Finally, Augustine finished his sermon talking about the octave of new birth: “This is the octave day of your new birth. Today is fulfilled in you the sign of faith that was prefigured in the Old Testament by the circumcision of the flesh on the eighth day after birth. When the Lord rose from the dead, he put off the mortality of the flesh; his risen body was still the same body, but it was no longer subject to death. By his resurrection he consecrated Sunday, or the Lord’s Day. Though the third after his passion, this day is the eighth day after the sabbath, and this also the first day of the week.

Jesus’ baptism foreshadows two events in his life – the Transfiguration, where God’s voice once again speaks from heaven to proclaim him his beloved son, and the crucifixion, where the curtain of the temple – adorned to resemble the heavens – is torn in two and an unexpected voice, that of the centurion, proclaims that, “Surely this was the son of God.” In the same way our own baptisms foreshadowed our lives as followers of Jesus Christ and beloved children of God. Having died to all that sin stands for in our world – hatred, greed, brokenness, division, to name a few – we are bold to stand with each to love each other because that sinfulness still exists in the world.

No matter your political opinions you have to admit that the conflict in Washington DC this past Wednesday was a sign of how deeply broken and divided we are in our nation right now. Whether it is over politics, the virus, support or questioning of the police, economic uncertainty, mental health, systemic racism or just the inability to treat those with whom we disagree with kindness and dignity, things are escalating toward more and more conflicts, and I wonder if physical violence can and will become more and more evident. What does one do as a baptized sister or brother of God’s beloved children who are the other side of the arguments from where one finds him or herself?

Is it possible to see that other person as a beloved child of God, with whom God is well-pleased? When I think about how often I personally must have “displeased” God, I cannot help but be amazed that I am still considered God’s beloved child! To be sure, the law should be enforced and consequences should follow when people act out of hatred or greed, especially when they sow seeds of division in what they say or do, but we have to recognize that we are all sinful and unclean, and that we all can act out of this selfish mindset when we get too far removed from that wonderful eighth day of our lives – our baptism into the family of God which spans all time and space and even mindsets or opinions. We can be grieved about the actions on Wednesday, just as some have been grieved by the actions of others this last year, especially in Portland and other cities where violence occurred. In our baptisms we are all called to grieve the disregard for the sanctity of all life, the life of people of color, of law enforcement, the poor, the rich, other faiths, young, old, women, men, right, left, whatever. When, through baptism, I die to the mindset that I am any more beloved a child of God than the person from whom I am broken or separated by any number of factors, then I can rise to do as Augustine called those newly baptized to do over sixteen hundred years ago – to walk by faith, still on a pilgrimage in this mortal body directing my steps in the way of Jesus Christ. To experience the abundant happiness stored up and revealed to all who hope in him. I know this will never be experienced perfectly until my earthly days come to an end, but by dying in this way while I am still alive, it can certainly be lived out in part now.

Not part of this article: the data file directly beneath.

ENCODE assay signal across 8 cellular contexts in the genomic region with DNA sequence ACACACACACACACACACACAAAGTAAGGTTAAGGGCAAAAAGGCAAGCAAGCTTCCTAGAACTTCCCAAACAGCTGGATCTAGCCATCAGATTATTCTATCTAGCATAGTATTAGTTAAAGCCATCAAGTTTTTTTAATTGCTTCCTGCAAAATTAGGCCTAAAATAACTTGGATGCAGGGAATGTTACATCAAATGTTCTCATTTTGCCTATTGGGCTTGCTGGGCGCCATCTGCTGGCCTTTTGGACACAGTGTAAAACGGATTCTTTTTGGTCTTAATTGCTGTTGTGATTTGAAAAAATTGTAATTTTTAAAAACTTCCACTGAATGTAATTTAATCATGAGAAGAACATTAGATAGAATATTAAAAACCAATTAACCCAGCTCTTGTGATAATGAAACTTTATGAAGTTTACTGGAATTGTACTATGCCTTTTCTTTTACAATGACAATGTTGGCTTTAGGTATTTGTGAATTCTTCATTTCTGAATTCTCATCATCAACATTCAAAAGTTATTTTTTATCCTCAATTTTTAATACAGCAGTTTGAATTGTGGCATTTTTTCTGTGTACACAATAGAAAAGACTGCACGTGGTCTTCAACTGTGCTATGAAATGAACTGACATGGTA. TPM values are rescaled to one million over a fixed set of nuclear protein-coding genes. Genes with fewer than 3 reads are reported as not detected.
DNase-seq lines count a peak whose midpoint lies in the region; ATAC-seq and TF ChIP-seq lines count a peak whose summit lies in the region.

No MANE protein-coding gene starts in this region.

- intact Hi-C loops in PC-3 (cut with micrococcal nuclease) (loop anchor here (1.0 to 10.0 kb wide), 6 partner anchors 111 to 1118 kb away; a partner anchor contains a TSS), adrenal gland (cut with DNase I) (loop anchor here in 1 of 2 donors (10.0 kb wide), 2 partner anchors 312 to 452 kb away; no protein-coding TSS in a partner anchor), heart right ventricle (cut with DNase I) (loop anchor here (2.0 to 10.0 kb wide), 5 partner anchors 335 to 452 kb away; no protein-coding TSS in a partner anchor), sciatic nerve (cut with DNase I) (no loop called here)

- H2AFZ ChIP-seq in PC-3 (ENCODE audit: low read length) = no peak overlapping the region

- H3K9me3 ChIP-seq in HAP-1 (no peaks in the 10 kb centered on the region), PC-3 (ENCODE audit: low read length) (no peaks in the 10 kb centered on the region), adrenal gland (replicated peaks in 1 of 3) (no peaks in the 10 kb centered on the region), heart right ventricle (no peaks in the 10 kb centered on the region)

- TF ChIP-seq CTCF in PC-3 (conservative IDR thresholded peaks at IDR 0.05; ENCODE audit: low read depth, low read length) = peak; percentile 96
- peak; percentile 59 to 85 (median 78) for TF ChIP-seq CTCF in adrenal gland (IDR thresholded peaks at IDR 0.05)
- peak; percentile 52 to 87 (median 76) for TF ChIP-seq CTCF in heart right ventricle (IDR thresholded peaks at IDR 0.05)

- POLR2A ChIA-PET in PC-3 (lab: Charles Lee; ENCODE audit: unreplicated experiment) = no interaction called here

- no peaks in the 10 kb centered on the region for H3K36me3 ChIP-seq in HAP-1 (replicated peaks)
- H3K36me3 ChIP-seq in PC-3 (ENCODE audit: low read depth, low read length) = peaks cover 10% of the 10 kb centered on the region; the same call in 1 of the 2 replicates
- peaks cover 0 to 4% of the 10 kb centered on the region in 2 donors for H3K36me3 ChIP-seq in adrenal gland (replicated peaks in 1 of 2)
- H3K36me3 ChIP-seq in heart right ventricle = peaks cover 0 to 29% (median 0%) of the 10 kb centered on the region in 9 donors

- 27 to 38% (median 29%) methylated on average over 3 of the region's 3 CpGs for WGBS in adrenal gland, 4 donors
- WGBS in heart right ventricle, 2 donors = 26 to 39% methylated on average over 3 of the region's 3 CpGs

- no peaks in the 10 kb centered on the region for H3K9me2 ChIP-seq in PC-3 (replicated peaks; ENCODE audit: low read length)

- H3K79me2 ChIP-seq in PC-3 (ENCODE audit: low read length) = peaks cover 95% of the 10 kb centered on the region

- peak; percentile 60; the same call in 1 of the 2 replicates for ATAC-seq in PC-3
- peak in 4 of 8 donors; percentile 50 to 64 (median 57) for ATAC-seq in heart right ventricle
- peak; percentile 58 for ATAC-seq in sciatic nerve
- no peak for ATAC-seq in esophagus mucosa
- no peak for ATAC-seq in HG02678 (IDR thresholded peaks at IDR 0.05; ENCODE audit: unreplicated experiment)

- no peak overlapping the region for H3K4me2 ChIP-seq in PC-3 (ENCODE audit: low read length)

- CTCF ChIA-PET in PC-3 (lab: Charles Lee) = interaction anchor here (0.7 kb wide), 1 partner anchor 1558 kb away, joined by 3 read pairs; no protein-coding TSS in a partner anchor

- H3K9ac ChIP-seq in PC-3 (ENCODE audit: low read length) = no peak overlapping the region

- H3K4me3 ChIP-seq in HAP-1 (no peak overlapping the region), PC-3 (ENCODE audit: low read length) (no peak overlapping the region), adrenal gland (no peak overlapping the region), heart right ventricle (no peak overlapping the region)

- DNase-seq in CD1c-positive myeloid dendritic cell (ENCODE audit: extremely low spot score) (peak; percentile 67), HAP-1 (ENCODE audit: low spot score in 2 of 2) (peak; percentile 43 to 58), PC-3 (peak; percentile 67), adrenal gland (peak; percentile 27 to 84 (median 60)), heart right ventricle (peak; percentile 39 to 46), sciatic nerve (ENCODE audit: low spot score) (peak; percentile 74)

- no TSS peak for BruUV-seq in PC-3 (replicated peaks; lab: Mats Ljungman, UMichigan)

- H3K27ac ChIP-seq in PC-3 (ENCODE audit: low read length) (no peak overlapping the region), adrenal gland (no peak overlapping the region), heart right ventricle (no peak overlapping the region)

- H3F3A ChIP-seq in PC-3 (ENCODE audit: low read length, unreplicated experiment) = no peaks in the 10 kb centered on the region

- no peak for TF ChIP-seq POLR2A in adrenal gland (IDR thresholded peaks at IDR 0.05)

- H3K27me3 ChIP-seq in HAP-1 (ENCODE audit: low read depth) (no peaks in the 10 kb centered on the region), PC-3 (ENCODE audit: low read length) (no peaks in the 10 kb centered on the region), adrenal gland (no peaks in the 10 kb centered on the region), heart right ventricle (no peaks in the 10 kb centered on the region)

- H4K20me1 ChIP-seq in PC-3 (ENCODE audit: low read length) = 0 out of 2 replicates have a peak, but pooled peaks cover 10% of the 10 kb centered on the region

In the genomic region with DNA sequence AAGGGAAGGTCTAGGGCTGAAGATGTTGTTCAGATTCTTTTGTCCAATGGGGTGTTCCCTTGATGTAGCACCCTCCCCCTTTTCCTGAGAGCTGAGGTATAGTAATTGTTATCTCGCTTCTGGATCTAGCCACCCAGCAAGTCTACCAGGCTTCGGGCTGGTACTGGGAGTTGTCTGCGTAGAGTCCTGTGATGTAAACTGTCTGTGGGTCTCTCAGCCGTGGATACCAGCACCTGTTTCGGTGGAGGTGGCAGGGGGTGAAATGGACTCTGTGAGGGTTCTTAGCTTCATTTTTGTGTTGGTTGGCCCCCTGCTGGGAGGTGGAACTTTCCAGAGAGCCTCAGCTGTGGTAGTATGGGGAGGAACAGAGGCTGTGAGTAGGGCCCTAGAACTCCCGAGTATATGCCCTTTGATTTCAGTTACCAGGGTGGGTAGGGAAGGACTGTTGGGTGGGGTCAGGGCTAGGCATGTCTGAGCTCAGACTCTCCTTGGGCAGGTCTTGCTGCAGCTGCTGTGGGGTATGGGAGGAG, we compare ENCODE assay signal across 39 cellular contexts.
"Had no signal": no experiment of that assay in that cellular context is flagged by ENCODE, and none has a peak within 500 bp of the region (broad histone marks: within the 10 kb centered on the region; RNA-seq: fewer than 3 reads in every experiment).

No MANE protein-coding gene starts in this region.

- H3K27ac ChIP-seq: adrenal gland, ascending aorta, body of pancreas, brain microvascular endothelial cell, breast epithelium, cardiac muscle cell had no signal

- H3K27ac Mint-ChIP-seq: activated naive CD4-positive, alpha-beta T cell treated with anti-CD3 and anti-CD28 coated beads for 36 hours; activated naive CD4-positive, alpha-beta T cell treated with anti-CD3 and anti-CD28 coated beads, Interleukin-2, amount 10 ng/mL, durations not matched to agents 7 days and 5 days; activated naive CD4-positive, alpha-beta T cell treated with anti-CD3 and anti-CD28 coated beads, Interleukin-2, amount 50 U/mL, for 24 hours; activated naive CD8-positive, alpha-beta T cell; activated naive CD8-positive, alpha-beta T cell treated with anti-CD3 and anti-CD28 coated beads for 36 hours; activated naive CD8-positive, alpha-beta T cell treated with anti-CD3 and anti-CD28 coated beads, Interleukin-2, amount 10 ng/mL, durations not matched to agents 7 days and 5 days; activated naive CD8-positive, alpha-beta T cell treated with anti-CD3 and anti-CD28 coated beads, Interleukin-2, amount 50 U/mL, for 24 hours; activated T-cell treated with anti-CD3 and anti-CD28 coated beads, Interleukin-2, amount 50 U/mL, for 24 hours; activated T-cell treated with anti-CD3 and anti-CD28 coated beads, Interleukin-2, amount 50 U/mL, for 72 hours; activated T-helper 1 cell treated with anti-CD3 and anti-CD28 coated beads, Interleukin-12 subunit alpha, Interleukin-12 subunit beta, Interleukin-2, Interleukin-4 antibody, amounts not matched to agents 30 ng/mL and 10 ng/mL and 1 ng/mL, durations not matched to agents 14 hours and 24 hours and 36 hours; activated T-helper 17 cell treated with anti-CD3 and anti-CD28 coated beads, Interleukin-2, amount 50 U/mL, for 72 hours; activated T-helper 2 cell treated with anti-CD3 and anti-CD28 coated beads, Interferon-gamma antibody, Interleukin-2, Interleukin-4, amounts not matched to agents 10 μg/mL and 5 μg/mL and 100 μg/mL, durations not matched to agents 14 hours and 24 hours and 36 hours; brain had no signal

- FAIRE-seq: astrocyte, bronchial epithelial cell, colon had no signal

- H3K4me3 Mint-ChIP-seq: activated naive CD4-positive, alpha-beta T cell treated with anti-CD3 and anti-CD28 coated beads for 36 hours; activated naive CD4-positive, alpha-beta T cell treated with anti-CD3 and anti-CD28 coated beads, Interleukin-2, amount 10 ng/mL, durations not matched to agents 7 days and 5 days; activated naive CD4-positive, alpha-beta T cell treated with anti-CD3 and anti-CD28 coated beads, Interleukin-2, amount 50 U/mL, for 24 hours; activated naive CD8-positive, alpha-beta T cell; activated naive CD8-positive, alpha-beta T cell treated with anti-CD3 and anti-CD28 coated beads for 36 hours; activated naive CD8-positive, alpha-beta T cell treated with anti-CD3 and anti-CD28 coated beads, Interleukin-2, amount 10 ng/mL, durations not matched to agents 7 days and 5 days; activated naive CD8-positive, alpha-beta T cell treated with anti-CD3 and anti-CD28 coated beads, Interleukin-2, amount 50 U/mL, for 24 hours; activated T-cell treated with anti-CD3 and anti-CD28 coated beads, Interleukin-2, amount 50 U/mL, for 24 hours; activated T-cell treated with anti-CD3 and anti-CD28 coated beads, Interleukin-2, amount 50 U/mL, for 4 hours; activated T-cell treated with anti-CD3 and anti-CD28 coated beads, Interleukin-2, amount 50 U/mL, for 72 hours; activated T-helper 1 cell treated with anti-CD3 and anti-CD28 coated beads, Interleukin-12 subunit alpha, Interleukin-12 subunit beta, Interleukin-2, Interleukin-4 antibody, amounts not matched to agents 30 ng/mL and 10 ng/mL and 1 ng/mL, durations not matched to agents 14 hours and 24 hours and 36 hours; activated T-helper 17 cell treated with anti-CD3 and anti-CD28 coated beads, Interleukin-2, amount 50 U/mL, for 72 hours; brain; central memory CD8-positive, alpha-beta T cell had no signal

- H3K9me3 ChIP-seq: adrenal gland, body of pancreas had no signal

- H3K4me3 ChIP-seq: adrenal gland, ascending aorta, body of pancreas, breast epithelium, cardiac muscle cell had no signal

I want to close by sharing the words that the late Alex Trebek shared Monday evening before the Jeopardy game began. Our household loves Jeopardy, and we made sure to watch this week as they were the final episodes that Alex taped before he died of pancreatic cancer back in November. After he greeted the television audience – thinking that the episodes were going to air the week of Christmas and maybe wondering if his earthly life would end before they aired - Alex said this, “You’ll recall that about a month ago I asked you all to give thanks for all of the blessings that you’ve enjoyed in your lives. Now today a different kind of message. This is the season of giving. I know you want to be generous with your family, your friends, your loved ones; but today I’d like you to go a step further. I’d like you to open up your hands and open up your heart to those who are still suffering because of Covid-19. People who are suffering through no fault of their own. We’ve tried to build a kinder, gentler society, and if we all pitch in just a little bit, we’re going to get there.” As we are looking for words of wisdom, solidarity and inspiration, these that have come from someone who has literally died can be just what we need as we seek to die to sin in remembering our baptisms, and rise to newness of life right now, on this eighth day. Amen.